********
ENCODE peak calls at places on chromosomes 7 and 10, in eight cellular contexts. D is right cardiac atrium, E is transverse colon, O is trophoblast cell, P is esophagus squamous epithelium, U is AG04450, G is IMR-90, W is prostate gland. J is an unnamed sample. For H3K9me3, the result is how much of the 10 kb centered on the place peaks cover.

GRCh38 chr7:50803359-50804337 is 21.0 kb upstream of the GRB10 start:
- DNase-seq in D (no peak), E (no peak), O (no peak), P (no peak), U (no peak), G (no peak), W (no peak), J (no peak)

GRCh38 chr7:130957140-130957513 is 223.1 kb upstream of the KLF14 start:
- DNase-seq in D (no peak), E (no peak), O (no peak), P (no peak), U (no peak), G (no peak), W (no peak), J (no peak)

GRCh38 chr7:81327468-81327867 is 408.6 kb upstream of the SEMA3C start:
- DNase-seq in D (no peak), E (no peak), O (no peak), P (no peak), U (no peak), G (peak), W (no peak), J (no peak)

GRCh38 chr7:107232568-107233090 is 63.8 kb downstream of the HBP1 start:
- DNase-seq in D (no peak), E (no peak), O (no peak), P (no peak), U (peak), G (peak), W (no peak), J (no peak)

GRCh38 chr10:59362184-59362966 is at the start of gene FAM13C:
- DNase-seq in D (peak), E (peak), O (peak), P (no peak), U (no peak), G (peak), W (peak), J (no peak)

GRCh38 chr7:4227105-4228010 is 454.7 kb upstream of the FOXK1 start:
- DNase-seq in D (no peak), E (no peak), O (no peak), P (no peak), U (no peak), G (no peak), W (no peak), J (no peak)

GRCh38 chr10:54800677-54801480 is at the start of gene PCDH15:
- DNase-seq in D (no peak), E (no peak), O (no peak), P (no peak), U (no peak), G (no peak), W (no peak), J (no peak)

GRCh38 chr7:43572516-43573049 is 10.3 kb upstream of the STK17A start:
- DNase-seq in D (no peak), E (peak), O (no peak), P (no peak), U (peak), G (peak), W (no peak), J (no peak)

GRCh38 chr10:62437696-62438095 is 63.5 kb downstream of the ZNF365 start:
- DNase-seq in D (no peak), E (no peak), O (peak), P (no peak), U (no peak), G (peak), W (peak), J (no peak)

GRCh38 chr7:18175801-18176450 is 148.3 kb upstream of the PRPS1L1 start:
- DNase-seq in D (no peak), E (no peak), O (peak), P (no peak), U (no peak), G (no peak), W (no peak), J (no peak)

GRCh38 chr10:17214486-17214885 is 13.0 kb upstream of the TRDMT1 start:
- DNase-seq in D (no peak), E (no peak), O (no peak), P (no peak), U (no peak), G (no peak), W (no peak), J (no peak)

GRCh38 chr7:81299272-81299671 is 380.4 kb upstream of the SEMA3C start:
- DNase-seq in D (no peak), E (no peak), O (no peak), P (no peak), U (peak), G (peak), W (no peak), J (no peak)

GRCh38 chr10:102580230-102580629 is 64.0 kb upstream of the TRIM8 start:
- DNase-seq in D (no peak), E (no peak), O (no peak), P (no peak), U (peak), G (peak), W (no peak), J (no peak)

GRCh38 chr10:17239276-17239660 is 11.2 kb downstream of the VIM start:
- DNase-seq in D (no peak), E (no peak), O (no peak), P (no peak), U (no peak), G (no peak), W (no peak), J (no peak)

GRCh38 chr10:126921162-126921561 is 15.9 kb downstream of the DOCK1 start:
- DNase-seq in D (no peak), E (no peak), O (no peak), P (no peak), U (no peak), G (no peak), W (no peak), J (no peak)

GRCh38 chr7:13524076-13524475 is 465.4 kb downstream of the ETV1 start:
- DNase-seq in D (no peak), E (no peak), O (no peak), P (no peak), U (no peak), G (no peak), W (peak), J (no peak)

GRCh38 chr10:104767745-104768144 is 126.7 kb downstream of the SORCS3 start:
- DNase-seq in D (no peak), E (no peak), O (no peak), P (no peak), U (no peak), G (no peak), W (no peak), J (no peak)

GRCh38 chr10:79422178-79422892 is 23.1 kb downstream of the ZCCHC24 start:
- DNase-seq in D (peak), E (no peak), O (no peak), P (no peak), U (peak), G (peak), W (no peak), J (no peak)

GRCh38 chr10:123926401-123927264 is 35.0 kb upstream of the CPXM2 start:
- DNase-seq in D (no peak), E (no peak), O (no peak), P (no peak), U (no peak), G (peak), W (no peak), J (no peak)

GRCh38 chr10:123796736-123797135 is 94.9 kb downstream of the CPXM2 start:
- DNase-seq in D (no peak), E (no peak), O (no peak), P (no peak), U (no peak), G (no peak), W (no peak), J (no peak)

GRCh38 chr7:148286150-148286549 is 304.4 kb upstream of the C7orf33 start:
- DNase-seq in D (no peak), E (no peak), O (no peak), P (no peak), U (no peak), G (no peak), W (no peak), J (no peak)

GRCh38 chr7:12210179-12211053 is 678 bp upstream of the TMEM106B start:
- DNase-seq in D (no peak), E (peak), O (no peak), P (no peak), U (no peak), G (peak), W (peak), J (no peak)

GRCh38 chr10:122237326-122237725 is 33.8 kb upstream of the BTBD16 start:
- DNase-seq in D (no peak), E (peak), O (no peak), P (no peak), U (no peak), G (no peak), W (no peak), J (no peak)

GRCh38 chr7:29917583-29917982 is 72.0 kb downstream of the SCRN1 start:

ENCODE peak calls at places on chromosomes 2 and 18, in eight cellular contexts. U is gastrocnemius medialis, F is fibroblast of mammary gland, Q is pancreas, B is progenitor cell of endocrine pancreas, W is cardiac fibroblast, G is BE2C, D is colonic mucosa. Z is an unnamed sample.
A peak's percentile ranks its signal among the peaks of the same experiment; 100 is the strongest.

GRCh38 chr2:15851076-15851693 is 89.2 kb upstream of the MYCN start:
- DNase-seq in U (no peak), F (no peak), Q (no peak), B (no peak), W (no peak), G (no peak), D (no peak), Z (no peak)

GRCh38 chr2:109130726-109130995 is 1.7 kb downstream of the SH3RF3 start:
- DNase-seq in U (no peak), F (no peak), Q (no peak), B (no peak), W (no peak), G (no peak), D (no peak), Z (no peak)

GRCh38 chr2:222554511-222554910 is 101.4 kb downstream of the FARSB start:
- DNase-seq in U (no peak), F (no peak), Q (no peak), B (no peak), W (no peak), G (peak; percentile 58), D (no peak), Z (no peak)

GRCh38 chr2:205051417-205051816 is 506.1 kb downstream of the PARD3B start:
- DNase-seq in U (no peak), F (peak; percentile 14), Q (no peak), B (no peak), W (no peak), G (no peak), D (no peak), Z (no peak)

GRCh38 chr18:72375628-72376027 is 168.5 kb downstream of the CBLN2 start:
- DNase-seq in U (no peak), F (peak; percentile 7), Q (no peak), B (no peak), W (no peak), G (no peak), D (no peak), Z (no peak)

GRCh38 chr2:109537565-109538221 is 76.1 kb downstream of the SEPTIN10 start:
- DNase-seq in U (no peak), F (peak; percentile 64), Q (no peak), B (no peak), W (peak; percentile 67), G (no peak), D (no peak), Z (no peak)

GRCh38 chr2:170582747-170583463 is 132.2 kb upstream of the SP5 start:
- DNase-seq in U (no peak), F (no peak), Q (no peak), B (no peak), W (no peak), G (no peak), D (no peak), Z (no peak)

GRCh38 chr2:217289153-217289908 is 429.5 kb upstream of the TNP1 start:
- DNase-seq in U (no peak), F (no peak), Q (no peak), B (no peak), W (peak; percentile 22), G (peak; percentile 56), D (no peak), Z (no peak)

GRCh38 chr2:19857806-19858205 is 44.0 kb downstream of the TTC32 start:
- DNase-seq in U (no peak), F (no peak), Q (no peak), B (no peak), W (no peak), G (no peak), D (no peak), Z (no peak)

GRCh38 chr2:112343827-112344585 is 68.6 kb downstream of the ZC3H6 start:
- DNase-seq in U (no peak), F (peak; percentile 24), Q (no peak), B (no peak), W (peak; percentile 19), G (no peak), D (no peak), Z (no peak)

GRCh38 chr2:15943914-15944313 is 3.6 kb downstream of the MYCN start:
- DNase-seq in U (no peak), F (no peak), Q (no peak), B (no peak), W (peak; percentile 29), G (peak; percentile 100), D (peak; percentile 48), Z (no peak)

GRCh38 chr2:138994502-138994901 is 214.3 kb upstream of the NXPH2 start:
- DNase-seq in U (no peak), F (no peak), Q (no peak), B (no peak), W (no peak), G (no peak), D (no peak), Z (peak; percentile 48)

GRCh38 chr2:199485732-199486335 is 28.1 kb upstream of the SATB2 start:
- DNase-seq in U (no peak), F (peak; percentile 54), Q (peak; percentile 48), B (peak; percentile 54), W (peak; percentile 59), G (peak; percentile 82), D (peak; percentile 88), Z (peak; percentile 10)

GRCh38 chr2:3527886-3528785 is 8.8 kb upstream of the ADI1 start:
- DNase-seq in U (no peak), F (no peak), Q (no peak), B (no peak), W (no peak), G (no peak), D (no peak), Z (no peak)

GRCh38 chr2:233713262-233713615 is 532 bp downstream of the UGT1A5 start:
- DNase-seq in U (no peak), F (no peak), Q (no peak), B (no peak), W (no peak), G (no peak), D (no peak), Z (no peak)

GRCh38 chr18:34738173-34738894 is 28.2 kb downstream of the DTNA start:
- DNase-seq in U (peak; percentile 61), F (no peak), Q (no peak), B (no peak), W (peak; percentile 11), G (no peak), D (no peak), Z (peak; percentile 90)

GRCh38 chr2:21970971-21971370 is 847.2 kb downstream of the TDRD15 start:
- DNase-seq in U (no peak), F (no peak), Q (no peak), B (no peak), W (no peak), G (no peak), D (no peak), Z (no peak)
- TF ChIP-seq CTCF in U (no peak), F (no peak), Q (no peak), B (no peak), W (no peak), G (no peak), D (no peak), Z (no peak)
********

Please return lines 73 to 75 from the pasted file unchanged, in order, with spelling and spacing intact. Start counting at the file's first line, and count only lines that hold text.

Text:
GRCh38 chr2:138994502-138994901 is 214.3 kb upstream of the NXPH2 start:
- DNase-seq in U (no peak), F (no peak), Q (no peak), B (no peak), W (no peak), G (no peak), D (no peak), Z (peak; percentile 48)

GRCh38 chr2:199485732-199486335 is 28.1 kb upstream of the SATB2 start: